Last Wednesday, Tesla CEO and chairman Elon Musk rejected a settlement with the Securities and Exchange Commission over claims he lied on Twitter about having “secured” funding to take the automaker private at $420 a share. Under the settlement, Musk and Tesla would’ve paid fines of tens of millions of dollars, Tesla would’ve added a couple of independent board members, Musk wouldn’t have had to admit guilt, and he would’ve lost his chairmanship for two years.
Three days later, Musk agreed to a settlement on mostly the same terms, only he’ll have to step down as chair for three years.
In between those 72 hours, the SEC filed a thoroughly detailed lawsuit against Musk showing that funding for a takeover offer was in no way secured. Musk “had never discussed a going-private transaction at $420 per share with any potential funding source, had done nothing to investigate whether it would be possible for all current investors to remain with Tesla as a private company via a ‘special purpose fund,’ and had not confirmed support of Tesla’s investors for a potential going-private transaction,” according to the suit.
The SEC determined that Musk made materially false statements, leading to significant run-ups in the stock price, which subsequently crashed when Musk backtracked. This is securities fraud, and the lawsuit sought a heavy penalty, prohibiting Musk from acting as a director or officer of any public company, permanently. But days later, the SEC reverted to nearly the same settlement Musk had turned down, with a slap-on-the-wrist fine, a little adult supervision from the board, and prescribed monitoring of his tweets (seriously).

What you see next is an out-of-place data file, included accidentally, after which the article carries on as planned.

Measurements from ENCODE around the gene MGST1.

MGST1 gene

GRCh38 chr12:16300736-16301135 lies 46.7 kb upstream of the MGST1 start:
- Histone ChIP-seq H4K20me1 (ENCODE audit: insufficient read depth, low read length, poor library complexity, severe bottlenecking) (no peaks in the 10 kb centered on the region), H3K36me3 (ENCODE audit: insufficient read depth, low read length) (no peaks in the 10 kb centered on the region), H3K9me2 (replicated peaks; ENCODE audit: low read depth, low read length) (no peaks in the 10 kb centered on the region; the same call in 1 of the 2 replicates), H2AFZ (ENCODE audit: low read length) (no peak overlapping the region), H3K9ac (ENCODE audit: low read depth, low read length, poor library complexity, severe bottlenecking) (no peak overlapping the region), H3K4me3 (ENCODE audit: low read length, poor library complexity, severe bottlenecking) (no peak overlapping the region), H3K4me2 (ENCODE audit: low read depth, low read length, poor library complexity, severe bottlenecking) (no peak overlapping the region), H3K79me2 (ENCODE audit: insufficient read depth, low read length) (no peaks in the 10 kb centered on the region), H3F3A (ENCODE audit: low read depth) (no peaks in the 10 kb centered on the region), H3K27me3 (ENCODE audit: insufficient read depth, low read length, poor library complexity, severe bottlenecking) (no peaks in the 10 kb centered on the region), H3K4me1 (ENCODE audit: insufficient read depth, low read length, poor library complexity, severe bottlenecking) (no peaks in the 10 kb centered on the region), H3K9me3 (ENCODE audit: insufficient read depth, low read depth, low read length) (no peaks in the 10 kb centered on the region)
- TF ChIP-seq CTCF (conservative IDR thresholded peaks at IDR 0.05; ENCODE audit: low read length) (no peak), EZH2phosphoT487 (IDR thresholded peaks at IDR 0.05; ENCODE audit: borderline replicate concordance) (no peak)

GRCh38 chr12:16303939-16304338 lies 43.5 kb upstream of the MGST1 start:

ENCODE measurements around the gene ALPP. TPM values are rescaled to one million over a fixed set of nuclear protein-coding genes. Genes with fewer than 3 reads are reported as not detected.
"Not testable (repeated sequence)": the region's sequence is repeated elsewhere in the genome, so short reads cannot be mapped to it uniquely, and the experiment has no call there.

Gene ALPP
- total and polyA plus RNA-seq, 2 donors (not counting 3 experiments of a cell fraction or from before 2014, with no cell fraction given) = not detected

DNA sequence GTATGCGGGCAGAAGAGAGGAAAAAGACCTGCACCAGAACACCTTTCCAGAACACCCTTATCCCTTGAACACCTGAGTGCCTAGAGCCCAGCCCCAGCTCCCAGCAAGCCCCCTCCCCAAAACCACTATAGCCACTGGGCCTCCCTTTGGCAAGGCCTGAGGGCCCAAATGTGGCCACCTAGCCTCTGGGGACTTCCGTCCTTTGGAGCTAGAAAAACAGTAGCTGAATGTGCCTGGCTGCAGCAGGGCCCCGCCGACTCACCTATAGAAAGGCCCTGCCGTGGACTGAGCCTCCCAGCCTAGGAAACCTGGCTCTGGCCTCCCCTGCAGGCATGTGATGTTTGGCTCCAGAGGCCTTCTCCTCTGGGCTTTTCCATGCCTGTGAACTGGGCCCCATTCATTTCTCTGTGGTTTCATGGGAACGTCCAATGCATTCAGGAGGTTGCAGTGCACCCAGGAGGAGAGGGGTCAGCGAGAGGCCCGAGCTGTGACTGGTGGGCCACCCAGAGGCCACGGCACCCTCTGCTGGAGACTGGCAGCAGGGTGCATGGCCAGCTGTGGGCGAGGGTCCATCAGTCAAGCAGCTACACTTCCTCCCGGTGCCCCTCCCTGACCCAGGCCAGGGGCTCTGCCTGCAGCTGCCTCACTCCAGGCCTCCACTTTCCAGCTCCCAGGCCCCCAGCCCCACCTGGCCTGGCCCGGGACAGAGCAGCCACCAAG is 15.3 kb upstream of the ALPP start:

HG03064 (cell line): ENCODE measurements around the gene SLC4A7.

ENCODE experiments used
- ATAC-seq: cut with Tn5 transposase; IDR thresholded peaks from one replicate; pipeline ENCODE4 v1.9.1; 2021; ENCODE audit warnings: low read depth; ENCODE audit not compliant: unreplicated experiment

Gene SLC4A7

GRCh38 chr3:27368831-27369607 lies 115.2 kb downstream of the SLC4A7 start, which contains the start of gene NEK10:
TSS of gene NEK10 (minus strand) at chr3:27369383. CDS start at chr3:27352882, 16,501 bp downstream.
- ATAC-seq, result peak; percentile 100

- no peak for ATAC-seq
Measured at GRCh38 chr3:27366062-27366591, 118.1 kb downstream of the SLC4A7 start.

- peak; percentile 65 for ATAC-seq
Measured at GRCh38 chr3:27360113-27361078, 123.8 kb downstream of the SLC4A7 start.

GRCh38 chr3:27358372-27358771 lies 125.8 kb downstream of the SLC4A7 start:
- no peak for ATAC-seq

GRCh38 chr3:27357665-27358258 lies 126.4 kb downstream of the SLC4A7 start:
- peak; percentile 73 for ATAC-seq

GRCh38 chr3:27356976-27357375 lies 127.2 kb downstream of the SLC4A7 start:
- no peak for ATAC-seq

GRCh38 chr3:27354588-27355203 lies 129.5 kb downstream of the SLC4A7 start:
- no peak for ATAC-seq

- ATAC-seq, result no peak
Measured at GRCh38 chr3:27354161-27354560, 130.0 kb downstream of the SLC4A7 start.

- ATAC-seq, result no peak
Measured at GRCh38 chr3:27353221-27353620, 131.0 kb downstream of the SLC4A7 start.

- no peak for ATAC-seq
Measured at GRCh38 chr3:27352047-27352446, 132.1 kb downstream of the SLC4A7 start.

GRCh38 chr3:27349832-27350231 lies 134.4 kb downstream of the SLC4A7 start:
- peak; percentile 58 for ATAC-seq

If you have a CEO this dead to rights on securities fraud, why let him continue as CEO? According to the SEC, Musk was indispensable. In a statement, SEC Chair Jay Clayton said “holding individuals accountable is important and an effective means of deterrence,” but that he must take the interests of investors into account, and “the skills and support of certain individuals may be important to the future success of a company.”
This is mistaken and counter-productive—even dangerous. No one man or woman is or should be so vital to a company’s existence that they cannot be punished for wrongdoing. This is essentially the principle of too big to fail, brought into every corporate boardroom. If you have a reckless CEO who can’t be fired because it would hurt the company, then you don’t really have a company; you have a cult.
You could say that removing Musk’s chairmanship and giving him a boss represents some deterrent. But the SEC’s own actions are a hint to whoever becomes Tesla’s chair that Musk cannot be held fully accountable because he is too important to the company and its shareholders. The agency has tied the hands of the chairman—which, with enough support from the board of directors, could oust him—before the position is even filled.
How did we get to this cult of the CEO? It has grown in tandem with the shareholder value theory, the idea that companies operate solely to maximize stock returns. Shareholders are not the only ones with a stake in a company’s success: workers, communities, and the government all play a role. But if investors are the only stakeholders recognized, any disruption to a company, even if it might improve long-term performance, cannot be abided if it would drop the stock price. That means punishing a CEO for fraud is disallowed; or at least, the punishment must be balanced by an interest in keeping the stock stable, as in the SEC’s conception.